The use of bed rails in nursing homes has led to severe injuries and death. Bed rails are used to increase independence and keep elderly patients from falling out of bed. However, unsafe bed rails can lead to falls, entrapment, asphyxiation, and death.
In Illinois at least 10 nursing homes have been cited since 2011 for using bed rails as restraints, failing to protect residents from falls and injuries, and placing them at risk of entrapment or asphyxiation.
Bed Rail Injuries and Deaths: How They Happen
The most common way patients are injured by bed rails is when the head or neck becomes trapped between the mattress and the rail, or in areas that exist between the bars of the rail. While entrapment is possible when a nursing home resident is sleeping, it usually occurs when a frail and vulnerable resident tries to move from his or her bed without assistance. This results in strangulation, suffocation, or cardiac arrest.
Serious injuries may occur when residents try to climb over the rails. Residents with dementia, anxiety disorders, or Alzheimer’s may try to exit the bed during a moment of confusion or disorientation. Falling off the bed can cause serious fractures and broken bones.
The Prevalence of Bed Rail Injuries
Between 1985 and 2013, the Food and Drug Administration (FDA) received 828 reports of patients caught, entangled, trapped, or strangled in beds with rails. The reports included 155 nonfatal injuries, 531 deaths, and 220 near misses. Each year, about 4,000 elderly residents visit hospital emergency rooms due to bed rail-related injuries. The FDA and CPSC believe the problem is understated because many nursing homes do not report bed rails as the cause of injury or death.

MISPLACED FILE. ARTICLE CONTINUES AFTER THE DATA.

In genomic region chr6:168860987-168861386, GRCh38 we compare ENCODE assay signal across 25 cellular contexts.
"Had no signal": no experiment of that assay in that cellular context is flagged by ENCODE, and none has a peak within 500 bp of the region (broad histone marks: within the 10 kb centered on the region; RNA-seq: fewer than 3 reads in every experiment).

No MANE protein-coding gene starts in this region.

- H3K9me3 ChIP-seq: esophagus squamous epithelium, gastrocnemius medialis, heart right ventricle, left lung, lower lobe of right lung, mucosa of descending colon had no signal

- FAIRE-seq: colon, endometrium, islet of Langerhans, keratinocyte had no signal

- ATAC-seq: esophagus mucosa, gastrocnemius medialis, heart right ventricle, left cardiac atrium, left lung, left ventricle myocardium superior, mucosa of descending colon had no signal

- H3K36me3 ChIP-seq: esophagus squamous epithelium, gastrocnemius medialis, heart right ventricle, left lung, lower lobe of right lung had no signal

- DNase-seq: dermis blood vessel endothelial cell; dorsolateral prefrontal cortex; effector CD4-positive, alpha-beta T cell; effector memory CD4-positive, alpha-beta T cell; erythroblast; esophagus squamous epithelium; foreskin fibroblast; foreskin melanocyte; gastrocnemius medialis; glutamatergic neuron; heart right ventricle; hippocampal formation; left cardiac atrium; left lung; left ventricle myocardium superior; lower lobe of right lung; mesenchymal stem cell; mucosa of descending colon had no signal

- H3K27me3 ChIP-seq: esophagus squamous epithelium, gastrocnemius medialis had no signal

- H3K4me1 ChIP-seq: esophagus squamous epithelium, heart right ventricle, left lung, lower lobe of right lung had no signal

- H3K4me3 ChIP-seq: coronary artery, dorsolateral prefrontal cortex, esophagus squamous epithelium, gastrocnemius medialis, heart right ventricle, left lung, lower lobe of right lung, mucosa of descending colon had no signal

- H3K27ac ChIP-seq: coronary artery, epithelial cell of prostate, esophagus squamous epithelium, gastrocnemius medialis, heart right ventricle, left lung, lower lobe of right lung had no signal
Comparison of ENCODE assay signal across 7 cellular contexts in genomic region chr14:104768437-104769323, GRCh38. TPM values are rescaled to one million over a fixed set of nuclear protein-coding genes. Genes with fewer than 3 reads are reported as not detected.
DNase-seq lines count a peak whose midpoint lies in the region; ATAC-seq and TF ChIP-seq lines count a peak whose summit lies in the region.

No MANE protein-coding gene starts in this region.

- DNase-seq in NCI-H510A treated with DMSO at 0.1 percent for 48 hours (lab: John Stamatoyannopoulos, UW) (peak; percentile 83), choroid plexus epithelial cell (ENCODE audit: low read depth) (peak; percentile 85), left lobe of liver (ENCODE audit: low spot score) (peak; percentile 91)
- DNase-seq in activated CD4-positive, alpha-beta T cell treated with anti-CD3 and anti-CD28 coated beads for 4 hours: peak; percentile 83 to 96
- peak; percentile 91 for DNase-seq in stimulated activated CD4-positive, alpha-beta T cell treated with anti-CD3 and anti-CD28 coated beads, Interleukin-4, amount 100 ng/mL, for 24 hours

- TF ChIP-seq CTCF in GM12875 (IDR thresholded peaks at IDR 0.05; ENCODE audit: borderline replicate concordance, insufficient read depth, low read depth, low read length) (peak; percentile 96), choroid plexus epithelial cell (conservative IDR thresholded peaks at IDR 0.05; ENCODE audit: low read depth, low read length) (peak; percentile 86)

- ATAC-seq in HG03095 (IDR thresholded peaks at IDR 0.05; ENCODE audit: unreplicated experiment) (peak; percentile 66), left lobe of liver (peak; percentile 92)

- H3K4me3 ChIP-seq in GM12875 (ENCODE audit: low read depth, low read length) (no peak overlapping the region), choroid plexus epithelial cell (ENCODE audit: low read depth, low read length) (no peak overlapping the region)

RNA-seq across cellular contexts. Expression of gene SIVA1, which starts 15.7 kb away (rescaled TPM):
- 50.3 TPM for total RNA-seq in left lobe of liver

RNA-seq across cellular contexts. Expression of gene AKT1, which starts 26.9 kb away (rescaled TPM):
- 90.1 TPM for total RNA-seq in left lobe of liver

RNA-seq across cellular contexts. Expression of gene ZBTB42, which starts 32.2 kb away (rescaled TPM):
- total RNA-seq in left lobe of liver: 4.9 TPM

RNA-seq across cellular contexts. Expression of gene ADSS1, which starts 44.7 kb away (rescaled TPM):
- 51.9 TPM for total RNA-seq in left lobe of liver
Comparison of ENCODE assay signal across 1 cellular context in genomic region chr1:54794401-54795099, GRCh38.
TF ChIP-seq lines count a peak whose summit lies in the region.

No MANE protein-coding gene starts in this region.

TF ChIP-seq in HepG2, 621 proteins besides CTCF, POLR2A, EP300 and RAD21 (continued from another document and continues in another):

Why Are Bed Rails Still Unsafe?
As early as 1995, the FDA issued a consumer safety warning which met strong opposition from the industry, claiming that compliance with the standards would be costly. To date, bed rails don’t have significant safety warnings and guidelines for the manufacturing process. No analysis has been conducted to determine how much it would cost to reduce the hazards.
In 2006, manufacturers of bed rails adopted voluntary guidelines and included recommended width limits for the gap between the mattress and the rail. But nursing homes often disassemble and reassemble beds when moving them around. In doing so, they end up using the wrong mattress, creating dangerous gaps and an environment for injuries to happen.